Many of the examples cited above are perfect for manufacturers: Uploadable and downloadable (especially engineering) files, technical articles, Material Safety Data Sheets, and more.
Manufacturers should go out of their way to provide information that helps the buyer be a better-educated buyer, from technical articles to applications bulletins to materials analyses. Free offers for any of these items can be a real draw.
Use your resources section to illustrate the salient points in the decision process. For example, a printer with a field, “Number of colors,” would make “Number of Colors” a link to pop up a small resources window that illustrates exactly what is meant by one color, two colors, four-color process, six colors, etc.
Wherever possible, give buyers real-time inventory.
For large, custom projects, manufacturers are starting to allow customers to view the construction of their order via the manufacturer’s web presence. A large houseboat manufacturer, for example, allows customers to operate web cameras on the factory floor via the website.
The extranet is also a critical component of many manufacturing sites, allowing customers, reps, distributors, and dealers to access the latest information anytime, from anywhere. While the extranet will likely be in its own area, make good mention of it in the Resources section so everyone can see this additional benefit of working with you.
Finally, most manufacturers should consider online sales. If they perceive a conflict with distribution channels – the most common objection I hear – they can remedy that problem by giving a commission to the dealer or rep that would have earned it in the traditional, geographic or vertical-industry channel. If geographic territories are not the norm, dealers and reps might participate (i.e., get commissions) in web sales by the same percentage of direct sales they generate, reinforcing their direct sales efforts. It’s been said that the best thing a manufacturer can have is dealers’ goodwill. It used to be that the best way to get dealer goodwill was to provide good products and good sales lead to the dealer for those products. Now the manufacturer can provide a good product, plenty of leads from well-educated buyers – and actual sales orders to boot, turn- ing the problem of in-house sales against the channel into an incredible opportunity for the manufacturer and the channel.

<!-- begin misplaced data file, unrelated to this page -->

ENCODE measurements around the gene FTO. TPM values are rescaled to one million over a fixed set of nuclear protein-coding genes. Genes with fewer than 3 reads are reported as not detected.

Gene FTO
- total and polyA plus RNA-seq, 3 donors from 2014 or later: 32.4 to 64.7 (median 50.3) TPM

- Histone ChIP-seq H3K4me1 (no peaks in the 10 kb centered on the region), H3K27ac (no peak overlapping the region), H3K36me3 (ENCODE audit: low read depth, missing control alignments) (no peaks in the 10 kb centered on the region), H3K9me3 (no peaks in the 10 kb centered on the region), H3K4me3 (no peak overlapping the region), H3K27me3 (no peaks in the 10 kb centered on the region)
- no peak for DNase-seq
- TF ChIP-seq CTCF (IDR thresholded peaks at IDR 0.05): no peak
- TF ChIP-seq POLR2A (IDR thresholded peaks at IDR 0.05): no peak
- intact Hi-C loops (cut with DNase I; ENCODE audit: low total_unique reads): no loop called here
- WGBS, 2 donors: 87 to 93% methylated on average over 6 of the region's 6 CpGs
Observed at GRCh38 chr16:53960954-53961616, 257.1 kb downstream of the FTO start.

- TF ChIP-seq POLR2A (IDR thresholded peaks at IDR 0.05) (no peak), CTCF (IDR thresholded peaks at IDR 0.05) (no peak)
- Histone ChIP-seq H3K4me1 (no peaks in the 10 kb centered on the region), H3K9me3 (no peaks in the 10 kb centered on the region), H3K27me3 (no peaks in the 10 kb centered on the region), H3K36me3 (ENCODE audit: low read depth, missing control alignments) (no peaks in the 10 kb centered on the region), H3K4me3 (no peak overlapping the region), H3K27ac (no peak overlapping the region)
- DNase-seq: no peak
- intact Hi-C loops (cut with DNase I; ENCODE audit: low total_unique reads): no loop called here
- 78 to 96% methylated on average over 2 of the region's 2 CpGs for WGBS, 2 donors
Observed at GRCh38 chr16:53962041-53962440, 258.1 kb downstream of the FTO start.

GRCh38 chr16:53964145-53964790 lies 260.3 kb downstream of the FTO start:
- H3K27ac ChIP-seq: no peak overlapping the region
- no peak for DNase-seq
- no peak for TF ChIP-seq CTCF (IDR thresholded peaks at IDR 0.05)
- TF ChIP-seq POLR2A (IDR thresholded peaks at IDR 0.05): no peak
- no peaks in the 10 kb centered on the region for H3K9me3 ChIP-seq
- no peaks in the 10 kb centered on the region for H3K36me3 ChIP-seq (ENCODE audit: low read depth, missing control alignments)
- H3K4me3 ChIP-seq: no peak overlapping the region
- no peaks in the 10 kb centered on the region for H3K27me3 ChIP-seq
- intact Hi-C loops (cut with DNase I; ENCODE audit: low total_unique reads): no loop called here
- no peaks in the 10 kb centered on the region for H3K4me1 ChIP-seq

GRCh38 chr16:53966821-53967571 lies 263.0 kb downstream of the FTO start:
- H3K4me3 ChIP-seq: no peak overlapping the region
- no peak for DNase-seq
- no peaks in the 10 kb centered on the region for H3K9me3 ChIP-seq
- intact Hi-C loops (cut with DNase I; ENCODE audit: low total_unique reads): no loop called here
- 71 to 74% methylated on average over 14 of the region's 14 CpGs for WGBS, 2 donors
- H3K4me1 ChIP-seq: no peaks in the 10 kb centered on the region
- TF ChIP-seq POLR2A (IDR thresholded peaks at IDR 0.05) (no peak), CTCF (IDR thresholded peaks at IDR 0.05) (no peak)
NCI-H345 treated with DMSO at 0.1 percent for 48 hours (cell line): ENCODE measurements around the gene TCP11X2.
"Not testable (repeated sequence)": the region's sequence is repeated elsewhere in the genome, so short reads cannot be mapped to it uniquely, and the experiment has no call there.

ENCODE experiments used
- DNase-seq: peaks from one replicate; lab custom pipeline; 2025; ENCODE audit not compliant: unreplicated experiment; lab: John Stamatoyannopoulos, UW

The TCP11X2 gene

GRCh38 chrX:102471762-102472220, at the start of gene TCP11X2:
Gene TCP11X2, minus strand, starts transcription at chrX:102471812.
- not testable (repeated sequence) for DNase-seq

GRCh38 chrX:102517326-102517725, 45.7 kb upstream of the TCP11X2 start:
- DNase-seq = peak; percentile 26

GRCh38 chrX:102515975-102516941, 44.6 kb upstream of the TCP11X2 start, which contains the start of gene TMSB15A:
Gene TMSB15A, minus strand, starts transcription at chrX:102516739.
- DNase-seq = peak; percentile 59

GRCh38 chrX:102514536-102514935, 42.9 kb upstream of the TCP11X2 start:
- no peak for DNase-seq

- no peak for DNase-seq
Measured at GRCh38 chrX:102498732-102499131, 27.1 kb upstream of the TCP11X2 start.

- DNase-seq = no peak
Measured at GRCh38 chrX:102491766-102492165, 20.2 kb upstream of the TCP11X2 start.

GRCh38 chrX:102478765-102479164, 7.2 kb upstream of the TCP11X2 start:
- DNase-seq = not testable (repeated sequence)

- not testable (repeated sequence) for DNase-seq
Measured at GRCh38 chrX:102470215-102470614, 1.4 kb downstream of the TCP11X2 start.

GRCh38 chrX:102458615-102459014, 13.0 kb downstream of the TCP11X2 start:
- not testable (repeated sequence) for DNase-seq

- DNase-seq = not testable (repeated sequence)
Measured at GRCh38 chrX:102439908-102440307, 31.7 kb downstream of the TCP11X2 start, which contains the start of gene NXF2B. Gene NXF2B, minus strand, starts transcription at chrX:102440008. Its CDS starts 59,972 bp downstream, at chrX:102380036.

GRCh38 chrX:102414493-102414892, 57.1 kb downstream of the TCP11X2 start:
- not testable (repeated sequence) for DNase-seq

Manufacturing Products & Services
I was an independent contractor representing the Thomas Register of American Manufacturers for ten years. Much of what I learned there is extremely applicable to the web.
Ninety-seven percent of industrial purchases start on the buying side. The average buyer considers four potential suppliers, two known sources (a referral, someone dealt with in the past, a vendor met at a trade show, etc.) and two new sources (to get competitive bids, twists on the latest technology, etc.). The web presence provider’s job is to do their best to ensure you’re among the first four companies considered (preferably first), and that, when someone gets to your site, that you truly look like the kind of company they’d like to deal with. (Please note, the term “buyer” in this context refers to owners, engineers, facilities managers, purchasing agents and more; everyone on the ‘buying side’ of the transaction.)
The 97% buyer-initiated sales rule is the converse of direct marketing, in which a 3% response to seller-initiated sales is great. In other words, the best way to sell is to make it easy for buyers to buy from you.
The Internet is perfect for manufacturers because these vendors can make information available to buyers 24/7/365, at precisely the time their checkbook is open and they’re looking for a supplier. When buyers search out a supplier, detailed information is immediately available.
It is impossible to underplay the importance of proper Search Engine Optimization and Search Engine Registration in the industrial buying process. When buyers, on average, seek out four potential suppliers, and two of them are already known, it is critical that you have a shot at being one of the two “unknowns”.
See IndustryQuote.com for more details on the industrial buying process.
Manufacturers can use all of the Products and Services suggestions above, as well as those below to make it easy for buyers to buy from them.